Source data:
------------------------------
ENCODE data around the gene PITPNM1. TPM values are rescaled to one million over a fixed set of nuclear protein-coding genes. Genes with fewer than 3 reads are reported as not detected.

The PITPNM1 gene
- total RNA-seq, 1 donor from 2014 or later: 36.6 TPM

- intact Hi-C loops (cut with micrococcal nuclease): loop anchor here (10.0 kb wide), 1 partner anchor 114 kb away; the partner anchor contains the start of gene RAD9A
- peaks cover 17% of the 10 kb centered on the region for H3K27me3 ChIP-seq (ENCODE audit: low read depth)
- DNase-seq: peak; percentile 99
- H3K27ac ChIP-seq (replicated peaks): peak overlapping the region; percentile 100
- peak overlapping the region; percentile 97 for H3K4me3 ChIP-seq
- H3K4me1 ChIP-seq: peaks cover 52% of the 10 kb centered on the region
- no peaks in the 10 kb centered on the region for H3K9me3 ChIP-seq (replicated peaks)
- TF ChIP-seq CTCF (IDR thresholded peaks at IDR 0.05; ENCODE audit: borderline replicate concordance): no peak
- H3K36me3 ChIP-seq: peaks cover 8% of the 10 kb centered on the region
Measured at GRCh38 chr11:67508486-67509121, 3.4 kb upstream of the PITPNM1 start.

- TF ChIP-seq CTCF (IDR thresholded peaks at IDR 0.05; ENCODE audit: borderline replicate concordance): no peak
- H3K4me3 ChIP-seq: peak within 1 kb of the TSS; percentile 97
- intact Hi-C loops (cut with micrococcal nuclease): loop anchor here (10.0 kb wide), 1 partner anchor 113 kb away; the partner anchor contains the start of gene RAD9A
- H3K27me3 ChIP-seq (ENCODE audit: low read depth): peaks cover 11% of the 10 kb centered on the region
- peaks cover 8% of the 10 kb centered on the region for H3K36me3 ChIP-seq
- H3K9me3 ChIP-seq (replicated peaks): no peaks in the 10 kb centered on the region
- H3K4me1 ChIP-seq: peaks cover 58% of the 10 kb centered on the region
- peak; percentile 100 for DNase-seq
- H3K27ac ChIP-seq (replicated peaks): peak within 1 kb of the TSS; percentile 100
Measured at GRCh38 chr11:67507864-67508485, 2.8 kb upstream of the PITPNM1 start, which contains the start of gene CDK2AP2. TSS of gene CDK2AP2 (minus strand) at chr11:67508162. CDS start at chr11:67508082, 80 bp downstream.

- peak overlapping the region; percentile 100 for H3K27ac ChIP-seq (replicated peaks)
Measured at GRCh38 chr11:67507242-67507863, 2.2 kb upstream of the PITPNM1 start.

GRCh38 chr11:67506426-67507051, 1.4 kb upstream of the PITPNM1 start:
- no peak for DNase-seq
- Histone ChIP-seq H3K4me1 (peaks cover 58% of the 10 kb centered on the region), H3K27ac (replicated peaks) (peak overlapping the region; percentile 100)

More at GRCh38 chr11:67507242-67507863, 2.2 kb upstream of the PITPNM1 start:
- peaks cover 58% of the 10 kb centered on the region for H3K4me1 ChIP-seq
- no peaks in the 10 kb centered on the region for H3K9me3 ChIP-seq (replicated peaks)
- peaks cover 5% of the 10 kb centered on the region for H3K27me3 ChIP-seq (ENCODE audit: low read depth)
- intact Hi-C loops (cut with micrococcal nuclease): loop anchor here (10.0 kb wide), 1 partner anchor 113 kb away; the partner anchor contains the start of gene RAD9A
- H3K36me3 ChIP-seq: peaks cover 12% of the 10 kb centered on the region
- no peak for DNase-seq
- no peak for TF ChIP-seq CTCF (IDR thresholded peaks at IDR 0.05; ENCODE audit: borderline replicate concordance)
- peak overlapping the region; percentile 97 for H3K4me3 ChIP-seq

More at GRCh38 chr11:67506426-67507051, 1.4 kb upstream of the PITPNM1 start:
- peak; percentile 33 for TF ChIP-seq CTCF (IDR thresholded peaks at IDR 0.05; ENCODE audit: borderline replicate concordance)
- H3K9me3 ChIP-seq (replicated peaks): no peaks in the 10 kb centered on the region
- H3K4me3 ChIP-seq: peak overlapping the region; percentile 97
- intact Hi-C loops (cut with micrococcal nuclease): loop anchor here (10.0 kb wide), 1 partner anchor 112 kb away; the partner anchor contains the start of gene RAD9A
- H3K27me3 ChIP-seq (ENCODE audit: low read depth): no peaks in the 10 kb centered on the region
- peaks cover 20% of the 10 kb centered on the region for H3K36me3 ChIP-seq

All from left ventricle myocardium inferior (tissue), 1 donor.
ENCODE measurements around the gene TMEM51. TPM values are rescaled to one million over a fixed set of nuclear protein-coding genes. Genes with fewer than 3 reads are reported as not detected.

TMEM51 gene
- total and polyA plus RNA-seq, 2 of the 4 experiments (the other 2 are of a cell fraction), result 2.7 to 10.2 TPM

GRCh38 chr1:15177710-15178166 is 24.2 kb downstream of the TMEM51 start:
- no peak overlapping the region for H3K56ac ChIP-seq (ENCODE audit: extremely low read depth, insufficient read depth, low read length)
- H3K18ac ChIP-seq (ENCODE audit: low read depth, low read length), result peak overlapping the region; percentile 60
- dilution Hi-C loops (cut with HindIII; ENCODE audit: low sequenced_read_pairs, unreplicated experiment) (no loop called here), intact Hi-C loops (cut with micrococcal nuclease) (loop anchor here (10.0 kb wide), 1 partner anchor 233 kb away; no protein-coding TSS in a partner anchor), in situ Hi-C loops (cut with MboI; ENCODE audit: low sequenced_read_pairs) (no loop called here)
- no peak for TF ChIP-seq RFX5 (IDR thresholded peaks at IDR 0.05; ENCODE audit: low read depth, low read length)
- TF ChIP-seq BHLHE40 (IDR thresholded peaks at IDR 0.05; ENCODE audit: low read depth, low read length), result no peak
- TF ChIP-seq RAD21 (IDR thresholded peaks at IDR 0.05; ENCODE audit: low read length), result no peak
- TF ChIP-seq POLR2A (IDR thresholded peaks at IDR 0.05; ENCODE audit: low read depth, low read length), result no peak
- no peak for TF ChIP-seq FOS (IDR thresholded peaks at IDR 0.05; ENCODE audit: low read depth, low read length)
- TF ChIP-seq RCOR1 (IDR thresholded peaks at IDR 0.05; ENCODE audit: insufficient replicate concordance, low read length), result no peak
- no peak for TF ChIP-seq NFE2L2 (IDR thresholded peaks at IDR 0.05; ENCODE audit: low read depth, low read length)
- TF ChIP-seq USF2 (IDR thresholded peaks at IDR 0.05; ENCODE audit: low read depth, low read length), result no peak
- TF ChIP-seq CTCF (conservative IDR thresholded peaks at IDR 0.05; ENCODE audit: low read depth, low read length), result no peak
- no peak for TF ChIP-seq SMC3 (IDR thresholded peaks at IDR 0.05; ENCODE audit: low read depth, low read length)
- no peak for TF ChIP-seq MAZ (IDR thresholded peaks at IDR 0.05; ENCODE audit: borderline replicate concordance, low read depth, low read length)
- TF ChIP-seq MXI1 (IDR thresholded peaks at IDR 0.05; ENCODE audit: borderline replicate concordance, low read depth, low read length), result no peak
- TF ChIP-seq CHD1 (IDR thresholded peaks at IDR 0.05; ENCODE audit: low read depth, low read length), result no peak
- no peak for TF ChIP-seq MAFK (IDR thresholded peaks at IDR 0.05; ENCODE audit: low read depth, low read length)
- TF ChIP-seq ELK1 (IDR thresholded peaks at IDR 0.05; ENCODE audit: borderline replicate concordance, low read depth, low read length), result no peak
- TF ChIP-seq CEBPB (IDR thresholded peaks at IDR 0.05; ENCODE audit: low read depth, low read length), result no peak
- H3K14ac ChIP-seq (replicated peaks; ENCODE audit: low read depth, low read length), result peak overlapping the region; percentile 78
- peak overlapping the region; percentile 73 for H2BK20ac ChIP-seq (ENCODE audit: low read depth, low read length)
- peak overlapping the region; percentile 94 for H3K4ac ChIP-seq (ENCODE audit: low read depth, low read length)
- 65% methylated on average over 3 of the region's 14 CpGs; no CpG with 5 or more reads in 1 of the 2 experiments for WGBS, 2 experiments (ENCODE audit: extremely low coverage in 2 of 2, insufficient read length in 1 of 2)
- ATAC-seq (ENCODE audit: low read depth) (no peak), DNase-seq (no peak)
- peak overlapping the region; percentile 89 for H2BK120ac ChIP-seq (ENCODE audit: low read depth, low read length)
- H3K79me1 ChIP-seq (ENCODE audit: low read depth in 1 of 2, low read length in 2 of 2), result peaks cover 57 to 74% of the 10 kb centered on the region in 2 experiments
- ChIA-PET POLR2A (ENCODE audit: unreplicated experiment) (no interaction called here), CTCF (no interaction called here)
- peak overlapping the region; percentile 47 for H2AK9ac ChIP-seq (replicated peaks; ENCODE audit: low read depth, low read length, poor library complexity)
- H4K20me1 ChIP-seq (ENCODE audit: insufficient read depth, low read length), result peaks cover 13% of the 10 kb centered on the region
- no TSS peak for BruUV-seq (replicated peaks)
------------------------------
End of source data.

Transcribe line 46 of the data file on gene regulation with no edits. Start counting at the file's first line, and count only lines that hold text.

ENCODE measurements around the gene TMEM51. TPM values are rescaled to one million over a fixed set of nuclear protein-coding genes. Genes with fewer than 3 reads are reported as not detected.